7. The learned Magistrate accepted the prosecution case and convicted the accused under Section 34 (a) of the A. P. Excise Act and sentenced each one of them to undergo rigorous imprisonment for a period of two years and to pay a fine of Rs. 100/- and in default to suffer rigorous imprisonment for one month each. The pressed Ganja was confiscated to the State. Accused 1 to 3 preferred an appeal to the Sessions Judge, Machilipat-nam. The learned Sessions Judge upheld the convictions and sentences of. the accused and dismissed the appeal. Hence this revision case.
8. The learned Counsel for the petitioners has raised the following contentions: (1) The trial Magistrate committed a grave irregularity in following the procedure laid down in Section 251(a), Criminal Procedure Code in the trial oj this case inasmuch as the proper procedure in the trial of cases instituted on the report of an Excise Officer should be the one prescribed from Section 252 onwards since the report of an Excise Officer is only a complaint. (2) Non-observation of the provisions of Section 55 of the A. P. Excise Act. by not recording . the reasons for the search is a serious irregularity not curable under Section 537, Criminal Procedure Code and vitiates the trial. (3) There is no reliable evidence to establish that the contraband seized in this case is pressed Ganja inasmuch as sample of the same was not sent for any -chemical analysis (4) Exclusive possession of the accused over the contraband seized is not established. (5) There is no notification issued by the State Government as contemplated by Section 14 of the A. P. Excise Act.
9. The first three contentions raised by the learned Counsel are no longer res integra. In so far as the procedure to be followed in trial of offences under 'Section 34 (a) of the A. P. Excise Act. a 'Division Bench of this Court held in Cri-R. C. No. 332 of 1973 that the report of the Excise Officer is a police report and the procedure prescribed in Section 251-A, 'Criminal Procedure Code alone is applicable. Contentions 2 and 3 are covered by the decision in Public Prosecutor v, L. Ramachandraiah (19741 1 Andh Pra fLJ 112. In that decision Ramachandra IRaju, J.. held that the failure to record reasons for the search under Section 55 of the A. P. Excise Act will not render ja search illegal and the evidence relating jto it inadmissible. It was also held that an Excise Sub-Inspector can be trusted with having some knowledge about liquors and therefore when he stated in his evidence that what was seized was liauor from its colour, odour, piercing smell and the strength which he tested, the report of the Chemical Examiner was unnecessary for coming to the conclusion that the contraband seized was liquor. In a more recent decision, the Supreme Court in S. C. Batra v. State of U.P.,. : 1974CriLJ590 held that an j Excise Inspector is an expert within the imeaning of the Section 45 of the Evidence I Act because he would have tested lacs of jsamples of liquor and illicit liquor and 'the test conducted by him was sufficient |to establish that what was in possession I of. the accused was illicit liquor. Therefore, the first three contentions must fail.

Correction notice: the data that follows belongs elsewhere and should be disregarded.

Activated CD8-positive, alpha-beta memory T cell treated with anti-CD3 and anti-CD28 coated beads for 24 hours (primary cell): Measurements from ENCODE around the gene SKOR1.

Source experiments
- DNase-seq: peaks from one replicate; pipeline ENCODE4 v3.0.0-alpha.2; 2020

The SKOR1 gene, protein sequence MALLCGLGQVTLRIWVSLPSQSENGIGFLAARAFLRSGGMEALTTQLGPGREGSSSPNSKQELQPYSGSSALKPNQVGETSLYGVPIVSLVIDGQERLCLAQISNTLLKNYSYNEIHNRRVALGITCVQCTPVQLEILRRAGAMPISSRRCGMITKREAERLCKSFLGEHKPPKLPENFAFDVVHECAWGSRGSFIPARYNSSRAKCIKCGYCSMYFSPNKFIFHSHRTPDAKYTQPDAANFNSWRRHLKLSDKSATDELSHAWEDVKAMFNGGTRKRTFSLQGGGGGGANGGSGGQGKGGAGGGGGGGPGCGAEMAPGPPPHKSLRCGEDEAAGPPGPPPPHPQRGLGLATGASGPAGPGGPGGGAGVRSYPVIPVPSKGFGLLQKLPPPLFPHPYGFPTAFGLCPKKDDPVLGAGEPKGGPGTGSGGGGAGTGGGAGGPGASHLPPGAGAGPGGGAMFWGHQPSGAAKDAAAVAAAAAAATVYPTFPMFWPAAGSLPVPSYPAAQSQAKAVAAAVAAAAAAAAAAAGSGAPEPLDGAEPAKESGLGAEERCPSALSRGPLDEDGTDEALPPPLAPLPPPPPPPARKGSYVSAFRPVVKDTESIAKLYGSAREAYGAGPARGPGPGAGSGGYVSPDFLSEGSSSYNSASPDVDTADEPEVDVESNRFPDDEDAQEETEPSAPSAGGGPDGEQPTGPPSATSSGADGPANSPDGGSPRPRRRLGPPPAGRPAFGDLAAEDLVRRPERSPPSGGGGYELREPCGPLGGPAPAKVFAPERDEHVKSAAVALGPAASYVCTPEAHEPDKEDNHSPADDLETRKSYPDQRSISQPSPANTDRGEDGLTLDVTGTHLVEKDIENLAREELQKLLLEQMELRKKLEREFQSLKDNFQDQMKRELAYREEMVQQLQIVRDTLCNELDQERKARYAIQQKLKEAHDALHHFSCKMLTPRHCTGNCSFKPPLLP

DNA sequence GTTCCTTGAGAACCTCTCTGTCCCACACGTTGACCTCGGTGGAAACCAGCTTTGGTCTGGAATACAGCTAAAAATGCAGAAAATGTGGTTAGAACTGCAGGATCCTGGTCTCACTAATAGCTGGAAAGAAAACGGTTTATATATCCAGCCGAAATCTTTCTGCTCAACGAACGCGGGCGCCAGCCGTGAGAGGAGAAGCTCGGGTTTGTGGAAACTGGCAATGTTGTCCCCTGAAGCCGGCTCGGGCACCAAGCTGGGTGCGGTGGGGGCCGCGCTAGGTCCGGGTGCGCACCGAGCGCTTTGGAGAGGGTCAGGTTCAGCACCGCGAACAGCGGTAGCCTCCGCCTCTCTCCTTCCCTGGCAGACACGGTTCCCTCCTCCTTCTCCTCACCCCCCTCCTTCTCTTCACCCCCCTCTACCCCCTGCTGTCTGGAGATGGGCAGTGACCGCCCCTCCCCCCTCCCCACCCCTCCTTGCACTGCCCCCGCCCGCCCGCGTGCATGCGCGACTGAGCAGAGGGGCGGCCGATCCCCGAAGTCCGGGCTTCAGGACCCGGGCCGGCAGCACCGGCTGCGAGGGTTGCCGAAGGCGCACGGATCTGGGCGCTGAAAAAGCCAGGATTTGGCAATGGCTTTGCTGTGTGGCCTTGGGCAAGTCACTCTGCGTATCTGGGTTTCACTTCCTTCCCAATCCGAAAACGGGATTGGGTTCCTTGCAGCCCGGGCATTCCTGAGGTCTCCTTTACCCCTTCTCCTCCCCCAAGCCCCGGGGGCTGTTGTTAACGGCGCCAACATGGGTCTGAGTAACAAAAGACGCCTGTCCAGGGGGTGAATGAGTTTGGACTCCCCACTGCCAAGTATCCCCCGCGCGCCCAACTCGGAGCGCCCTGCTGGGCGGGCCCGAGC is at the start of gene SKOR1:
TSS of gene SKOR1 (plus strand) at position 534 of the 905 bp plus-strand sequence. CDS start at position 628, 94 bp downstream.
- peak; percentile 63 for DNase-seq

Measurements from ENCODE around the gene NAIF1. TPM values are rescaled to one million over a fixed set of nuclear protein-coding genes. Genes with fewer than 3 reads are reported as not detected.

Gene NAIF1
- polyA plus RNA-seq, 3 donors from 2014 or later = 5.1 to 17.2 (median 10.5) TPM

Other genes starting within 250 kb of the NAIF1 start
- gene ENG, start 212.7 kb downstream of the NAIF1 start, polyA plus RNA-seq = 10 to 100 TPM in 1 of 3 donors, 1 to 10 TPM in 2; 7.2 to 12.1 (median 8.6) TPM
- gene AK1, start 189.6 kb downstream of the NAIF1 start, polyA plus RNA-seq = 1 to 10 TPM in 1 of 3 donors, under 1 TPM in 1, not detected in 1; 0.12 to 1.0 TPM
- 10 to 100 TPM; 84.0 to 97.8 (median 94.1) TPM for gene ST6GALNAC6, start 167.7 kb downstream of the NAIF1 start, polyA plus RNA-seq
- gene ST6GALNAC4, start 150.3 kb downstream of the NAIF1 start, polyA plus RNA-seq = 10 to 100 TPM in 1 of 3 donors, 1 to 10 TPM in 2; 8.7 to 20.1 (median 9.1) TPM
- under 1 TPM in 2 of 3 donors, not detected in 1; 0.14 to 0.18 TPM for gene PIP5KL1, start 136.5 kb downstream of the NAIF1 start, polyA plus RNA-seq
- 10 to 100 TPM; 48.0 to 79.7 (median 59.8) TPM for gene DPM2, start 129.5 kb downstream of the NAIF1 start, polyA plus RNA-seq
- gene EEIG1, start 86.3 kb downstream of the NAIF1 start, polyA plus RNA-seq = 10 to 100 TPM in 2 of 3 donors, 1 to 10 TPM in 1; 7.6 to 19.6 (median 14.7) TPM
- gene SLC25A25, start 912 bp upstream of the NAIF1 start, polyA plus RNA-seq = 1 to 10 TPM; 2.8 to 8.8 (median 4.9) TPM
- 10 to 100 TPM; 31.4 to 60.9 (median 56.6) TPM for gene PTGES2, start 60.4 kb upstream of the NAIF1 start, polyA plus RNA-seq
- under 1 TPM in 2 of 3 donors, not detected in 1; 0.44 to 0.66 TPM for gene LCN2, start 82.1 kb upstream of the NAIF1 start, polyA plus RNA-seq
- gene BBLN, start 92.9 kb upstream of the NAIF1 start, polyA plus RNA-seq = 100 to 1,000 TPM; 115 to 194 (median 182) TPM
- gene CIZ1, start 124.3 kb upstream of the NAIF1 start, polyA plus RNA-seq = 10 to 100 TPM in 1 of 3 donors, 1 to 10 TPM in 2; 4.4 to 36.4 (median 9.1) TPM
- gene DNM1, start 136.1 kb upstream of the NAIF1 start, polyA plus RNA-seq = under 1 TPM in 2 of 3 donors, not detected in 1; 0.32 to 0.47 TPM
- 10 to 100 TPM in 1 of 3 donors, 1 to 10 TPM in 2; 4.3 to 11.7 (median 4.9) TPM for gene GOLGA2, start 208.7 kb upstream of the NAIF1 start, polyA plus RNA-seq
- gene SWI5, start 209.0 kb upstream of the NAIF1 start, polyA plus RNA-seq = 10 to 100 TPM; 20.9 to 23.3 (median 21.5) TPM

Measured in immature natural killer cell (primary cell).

10. As regards the fourth contention that the accused have no knowledge, both the courts below have held that the possession of the accused of the contraband was conscious and intelligent possession. 11 do not find ao.y grounds to disagree with the concurrent findings of both the courts below.
11. The last contention need not detain me long because it is not the case of the accused that they had any licence to possess any quantity of pressed Ganja, On the other hand their defence was one of total denial and the contraband pressed Ganja seized was a huge quantity - 200 Kgs. Further the government have also issued G.O. Ms. No. 1087 as long back as 12-11-1969 under which a person could not possess any Ganja without a licence.
12. In the result the revision petitions must fail and they are accordingly dismissed.